Residents of a small city in New Zealand are beset by drivers blasting Celine Dion songs late into the night. The loud music comes from cars that have been modified by local enthusiasts who participate in “siren battles” that run on any given day of the week from 07:00 PM to 02:00 AM, according to the AFP.
The siren battles are part of the car culture in Porirua, where enthusiasts gather to compete and drivers win by playing music at ear-splitting levels that can drown out rivals. A “siren king” is crowned at the end of the battles, but the object is not to outdo opponents simply by outputting the most sound.
They “love Celine Dion”, the mayor said.
“They like anyone with a high pitch and great tone in their voice,” she said.
In Porirua, people have had enough of hearing the power ballads, including “My Heart Will Go On” and “It’s All Coming Back To Me Now”.
The contests start as early as 7 pm and can go on until as late as 2 am, the mayor said.
“It’s really loud music. They only play a quarter of the song, so it’s like having a turntable and it comes screeching out.”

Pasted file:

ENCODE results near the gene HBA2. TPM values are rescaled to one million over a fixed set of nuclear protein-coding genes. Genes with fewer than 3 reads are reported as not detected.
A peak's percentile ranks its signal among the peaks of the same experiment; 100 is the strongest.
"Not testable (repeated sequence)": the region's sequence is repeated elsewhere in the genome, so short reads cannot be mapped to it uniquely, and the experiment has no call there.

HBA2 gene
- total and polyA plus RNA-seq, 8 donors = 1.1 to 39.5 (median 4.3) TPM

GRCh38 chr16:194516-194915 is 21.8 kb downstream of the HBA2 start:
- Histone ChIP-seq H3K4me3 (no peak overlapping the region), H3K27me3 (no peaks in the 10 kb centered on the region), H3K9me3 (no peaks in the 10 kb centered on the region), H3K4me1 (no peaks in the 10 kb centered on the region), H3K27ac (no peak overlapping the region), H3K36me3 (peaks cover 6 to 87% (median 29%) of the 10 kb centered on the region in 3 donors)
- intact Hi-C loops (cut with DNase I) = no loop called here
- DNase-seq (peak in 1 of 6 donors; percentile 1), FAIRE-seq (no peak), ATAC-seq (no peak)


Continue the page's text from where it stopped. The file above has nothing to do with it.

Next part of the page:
Songs from Celine Dion have high treble and low bass, which is allegedly best for evaluating the quality of the home-wired systems that drivers use. These consist of your average custom subwoofer cabinets for the lows, but owners add what look like megahorns (wired in series) to handle the highs, as footage from this Re: News video report shows.
Drivers will play 30 seconds of a song, just long enough to judge whether one car is louder than another. If the cars play at comparable levels, the two will try to drown one another out in order to determine the winner of the battle.
The loud music has become a problem for the city of Porirua, which is home to 60,000 residents. The battles take place near downtown, but residents say the noise reverberates because the city center is “like a basin.” Some residents have taken the issue up with the city, and a petition asking the battles to stop has garnered nearly 300 signatures. Porirua’s mayor is meeting with police to find a resolution, per the AFP, but until then the siren battles will go on and on.
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